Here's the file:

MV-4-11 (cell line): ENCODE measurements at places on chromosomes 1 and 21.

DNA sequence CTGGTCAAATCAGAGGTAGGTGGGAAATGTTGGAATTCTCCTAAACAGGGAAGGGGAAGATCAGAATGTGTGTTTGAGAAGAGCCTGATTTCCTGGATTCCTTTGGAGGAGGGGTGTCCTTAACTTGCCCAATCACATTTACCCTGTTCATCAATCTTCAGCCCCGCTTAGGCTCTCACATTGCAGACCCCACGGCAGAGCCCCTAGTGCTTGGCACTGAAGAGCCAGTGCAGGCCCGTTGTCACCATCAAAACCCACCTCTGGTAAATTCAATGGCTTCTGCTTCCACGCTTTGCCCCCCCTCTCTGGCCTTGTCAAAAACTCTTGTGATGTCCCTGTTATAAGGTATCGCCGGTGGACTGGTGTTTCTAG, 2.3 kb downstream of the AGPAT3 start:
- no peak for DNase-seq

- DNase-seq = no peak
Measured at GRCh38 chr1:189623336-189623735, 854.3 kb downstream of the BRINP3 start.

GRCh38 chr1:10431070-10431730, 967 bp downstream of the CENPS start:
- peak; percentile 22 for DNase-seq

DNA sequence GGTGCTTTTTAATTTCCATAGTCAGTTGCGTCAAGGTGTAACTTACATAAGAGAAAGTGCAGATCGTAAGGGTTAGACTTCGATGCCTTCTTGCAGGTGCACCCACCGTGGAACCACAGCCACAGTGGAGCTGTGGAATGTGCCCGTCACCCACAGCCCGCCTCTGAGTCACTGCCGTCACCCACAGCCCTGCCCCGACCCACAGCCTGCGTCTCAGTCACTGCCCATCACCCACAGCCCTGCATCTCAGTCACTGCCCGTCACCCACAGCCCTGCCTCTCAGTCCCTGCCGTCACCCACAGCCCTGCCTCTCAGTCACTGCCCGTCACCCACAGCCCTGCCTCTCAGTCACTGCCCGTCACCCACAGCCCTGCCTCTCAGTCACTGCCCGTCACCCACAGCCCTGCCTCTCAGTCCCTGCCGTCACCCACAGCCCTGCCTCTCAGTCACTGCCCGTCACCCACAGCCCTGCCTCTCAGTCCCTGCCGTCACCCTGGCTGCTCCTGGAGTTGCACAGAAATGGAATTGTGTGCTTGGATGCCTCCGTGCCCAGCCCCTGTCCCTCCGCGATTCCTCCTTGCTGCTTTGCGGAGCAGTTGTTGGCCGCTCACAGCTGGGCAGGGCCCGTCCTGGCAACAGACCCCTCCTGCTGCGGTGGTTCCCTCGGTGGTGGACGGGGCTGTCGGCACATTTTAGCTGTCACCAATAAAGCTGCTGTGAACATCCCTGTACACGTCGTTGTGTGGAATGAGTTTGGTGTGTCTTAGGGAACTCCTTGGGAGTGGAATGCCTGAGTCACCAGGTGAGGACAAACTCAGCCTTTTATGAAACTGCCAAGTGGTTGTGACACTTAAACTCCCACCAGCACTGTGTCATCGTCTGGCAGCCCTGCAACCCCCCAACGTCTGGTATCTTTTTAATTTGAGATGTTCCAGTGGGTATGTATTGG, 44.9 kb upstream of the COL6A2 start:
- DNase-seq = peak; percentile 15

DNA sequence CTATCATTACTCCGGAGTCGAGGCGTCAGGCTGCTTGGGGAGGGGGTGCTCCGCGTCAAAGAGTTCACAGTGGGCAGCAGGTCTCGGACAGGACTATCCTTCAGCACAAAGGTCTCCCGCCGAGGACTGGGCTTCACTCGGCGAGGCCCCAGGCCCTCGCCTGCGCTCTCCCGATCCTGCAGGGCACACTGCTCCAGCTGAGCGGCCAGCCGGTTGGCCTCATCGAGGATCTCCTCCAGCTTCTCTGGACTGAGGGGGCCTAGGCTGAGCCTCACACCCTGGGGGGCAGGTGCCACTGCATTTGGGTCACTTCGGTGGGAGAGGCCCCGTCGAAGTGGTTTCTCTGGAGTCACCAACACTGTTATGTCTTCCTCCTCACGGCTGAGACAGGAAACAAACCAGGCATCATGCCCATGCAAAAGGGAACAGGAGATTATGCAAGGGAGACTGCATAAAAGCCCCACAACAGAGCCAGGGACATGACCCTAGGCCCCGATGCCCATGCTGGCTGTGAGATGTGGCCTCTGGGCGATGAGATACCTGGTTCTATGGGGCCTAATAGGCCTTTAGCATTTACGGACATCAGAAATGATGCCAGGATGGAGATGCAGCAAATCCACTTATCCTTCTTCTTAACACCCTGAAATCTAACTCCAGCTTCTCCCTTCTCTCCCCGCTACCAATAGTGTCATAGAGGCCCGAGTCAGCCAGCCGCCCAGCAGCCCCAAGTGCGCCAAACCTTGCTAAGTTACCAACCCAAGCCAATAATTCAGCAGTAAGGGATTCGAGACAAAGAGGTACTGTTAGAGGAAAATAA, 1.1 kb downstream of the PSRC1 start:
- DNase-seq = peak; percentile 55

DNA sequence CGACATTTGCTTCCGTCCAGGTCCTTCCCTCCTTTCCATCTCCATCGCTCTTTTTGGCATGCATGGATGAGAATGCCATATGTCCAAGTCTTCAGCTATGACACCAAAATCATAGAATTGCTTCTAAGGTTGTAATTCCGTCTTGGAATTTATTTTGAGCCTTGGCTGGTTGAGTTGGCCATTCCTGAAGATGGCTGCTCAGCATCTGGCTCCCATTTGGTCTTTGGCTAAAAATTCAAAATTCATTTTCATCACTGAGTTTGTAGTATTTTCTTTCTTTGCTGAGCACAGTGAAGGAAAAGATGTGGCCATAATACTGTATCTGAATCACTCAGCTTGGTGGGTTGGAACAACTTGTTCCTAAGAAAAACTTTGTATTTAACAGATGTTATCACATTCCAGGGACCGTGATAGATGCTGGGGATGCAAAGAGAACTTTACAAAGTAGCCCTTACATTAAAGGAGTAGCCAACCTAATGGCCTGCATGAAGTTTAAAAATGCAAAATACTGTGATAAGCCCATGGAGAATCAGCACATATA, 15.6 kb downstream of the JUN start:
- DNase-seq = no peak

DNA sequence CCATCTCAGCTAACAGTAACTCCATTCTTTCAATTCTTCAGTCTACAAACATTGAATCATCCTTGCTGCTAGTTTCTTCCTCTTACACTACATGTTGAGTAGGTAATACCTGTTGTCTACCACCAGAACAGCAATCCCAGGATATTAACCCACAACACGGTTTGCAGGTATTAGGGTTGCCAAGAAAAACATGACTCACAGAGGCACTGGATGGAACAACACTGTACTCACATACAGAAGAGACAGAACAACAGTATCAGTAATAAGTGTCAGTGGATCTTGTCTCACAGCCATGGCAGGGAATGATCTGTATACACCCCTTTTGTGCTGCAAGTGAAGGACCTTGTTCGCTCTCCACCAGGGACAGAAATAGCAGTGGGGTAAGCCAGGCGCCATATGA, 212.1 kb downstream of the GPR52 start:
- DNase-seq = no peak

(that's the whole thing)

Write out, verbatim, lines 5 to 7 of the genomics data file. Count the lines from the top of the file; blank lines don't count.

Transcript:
Measured at GRCh38 chr1:189623336-189623735, 854.3 kb downstream of the BRINP3 start.

GRCh38 chr1:10431070-10431730, 967 bp downstream of the CENPS start:
- peak; percentile 22 for DNase-seq